Most importantly, do your research! A good price to a place you won't enjoy is still a bad deal. There are hundreds, if not thousands, of travel blogs, vlogs, podcasts and other resources out there. All of Rick Steve's travel show is available on Hulu and YouTube, start with that and branch out from there. Some nights, our TV viewing for the night consists of going to YouTube and typing in the name of the next city we are headed to.

    Please excuse any typos/grammatical problems, I just typed this out on my phone at 6 am.

    Happy to answer any questions!
  7. Oddly


    Jan 17, 2014
    Dublin, Ireland.
    My go-to for accommodation is AirBnB.
    I know there's issues with it but a bit of due diligence means I've stayed in places that don't cut into the housing market, for example.

    Last October I spent a week in New York, famously one of the most expensive cities for a bed.
    I got a room with ensuite bathroom in Harlem for 220 euro ... for a week!
    Groove Doctor and Indiana Mike like this.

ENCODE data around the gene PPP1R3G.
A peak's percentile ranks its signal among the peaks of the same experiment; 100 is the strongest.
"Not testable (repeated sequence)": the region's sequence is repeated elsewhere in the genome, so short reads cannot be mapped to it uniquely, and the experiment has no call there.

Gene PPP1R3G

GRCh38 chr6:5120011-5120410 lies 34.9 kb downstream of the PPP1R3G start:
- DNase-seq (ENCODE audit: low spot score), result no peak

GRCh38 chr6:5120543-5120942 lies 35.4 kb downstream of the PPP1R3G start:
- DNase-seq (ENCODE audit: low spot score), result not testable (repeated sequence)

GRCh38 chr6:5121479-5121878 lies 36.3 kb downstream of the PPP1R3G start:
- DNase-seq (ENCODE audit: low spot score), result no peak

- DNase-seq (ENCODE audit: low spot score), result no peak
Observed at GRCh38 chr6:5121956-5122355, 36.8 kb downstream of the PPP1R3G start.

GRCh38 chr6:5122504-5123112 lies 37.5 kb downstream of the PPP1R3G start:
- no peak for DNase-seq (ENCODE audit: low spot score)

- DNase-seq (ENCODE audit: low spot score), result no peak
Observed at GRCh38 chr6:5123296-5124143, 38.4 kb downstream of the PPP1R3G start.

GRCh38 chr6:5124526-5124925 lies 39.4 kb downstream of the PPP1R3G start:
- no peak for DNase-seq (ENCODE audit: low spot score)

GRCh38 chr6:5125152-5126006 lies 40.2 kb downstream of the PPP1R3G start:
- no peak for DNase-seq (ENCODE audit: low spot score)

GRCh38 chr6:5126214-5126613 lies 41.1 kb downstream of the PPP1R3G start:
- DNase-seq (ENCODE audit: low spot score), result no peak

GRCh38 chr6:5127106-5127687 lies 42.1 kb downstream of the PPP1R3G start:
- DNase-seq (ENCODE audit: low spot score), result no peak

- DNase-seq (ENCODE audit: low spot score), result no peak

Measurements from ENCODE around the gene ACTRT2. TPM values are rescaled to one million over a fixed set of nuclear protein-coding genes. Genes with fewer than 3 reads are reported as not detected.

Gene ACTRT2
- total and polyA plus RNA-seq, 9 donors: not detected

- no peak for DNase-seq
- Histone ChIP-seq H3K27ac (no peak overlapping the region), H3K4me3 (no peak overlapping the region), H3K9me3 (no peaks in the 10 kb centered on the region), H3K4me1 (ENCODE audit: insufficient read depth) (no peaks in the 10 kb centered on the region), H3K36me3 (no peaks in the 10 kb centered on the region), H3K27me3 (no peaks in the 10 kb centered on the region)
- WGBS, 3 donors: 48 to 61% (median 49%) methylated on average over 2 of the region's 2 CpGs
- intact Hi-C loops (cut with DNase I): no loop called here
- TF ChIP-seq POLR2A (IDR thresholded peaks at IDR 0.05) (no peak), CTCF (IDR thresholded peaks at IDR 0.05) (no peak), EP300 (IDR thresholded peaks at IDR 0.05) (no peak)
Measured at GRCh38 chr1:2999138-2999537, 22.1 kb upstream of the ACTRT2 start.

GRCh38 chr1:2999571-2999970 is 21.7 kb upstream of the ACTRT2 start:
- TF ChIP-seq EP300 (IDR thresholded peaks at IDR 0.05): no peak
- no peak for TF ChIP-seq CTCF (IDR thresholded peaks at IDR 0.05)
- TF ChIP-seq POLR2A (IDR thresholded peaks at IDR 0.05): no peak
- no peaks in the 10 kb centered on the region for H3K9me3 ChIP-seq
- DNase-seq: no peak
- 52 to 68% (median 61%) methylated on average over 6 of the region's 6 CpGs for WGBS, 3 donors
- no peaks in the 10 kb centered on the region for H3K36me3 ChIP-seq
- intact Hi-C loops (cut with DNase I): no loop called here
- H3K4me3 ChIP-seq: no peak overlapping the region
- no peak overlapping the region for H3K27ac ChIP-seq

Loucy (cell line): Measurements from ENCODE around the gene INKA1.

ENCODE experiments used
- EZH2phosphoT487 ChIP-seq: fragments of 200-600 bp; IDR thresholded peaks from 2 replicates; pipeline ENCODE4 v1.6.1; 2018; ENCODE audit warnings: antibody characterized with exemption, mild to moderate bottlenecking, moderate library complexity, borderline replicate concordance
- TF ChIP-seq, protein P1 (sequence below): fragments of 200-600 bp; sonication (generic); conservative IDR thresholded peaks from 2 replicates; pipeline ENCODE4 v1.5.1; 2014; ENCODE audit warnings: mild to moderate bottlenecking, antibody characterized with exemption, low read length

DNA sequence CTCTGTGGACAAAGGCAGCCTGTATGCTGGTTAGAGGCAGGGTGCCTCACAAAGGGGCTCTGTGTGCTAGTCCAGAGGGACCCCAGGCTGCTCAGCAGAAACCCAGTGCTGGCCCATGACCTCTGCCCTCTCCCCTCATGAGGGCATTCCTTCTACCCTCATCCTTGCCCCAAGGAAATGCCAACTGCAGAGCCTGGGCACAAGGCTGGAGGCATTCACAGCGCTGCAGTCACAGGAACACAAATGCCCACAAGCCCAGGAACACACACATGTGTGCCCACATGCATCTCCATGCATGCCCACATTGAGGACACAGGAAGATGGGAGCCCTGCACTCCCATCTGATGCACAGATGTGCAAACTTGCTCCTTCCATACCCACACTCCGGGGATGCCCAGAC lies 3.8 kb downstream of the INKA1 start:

8. mrpackerguy

    mrpackerguy Supporting Member

    Jul 3, 2004
    Madison, Wisconsin
    It's not much of a tip, but I've found if you book a hotel/flight combo or hotel/flight/car through United Vacations or Delta Vacations, you can save several hundred dollars. We've gone to Hawaii the last couple years from Wisconsin and comparing booking each component separately, saved between $300-600.
  9. Return tickets for flights are quite often the best price, but it has to suit your plans.

    Research Peak vs Shoulder vs Off Season dates for every destination. Avoid going when major events are on as no discounts then. Scan a range of dates for flights to find the cheapest deals.

    Be VERY flexible with travel dates, departure times, stopovers, etc.

    Book 6+ months in advance to secure the best accomodation locations/prices.

    Sign up for email alerts from several airlines, travel sites, etc.

    AirBnB is fantastic, solid references/ratings really helps. I prefer staying in a hotel the day I land after a long haul flight - more peace of mind & no one to disrupt if you’re badly jet lagged.

    Triple check luggage allowance & keep your luggage weight down. Some budget airlines charge you criminal prices if bags are overweight.
    Last edited: Jun 12, 2019
    Oddly likes this.
  10. 48thStreetCustom


    Nov 30, 2005
    You can use the Google Flights map and search by price. You type in your airport, choose "flexible dates" and set your price limit. Then if gives you a map with all the places you can fly. Flights
    Last edited: Jun 12, 2019
    Indiana Mike and MJ5150 like this.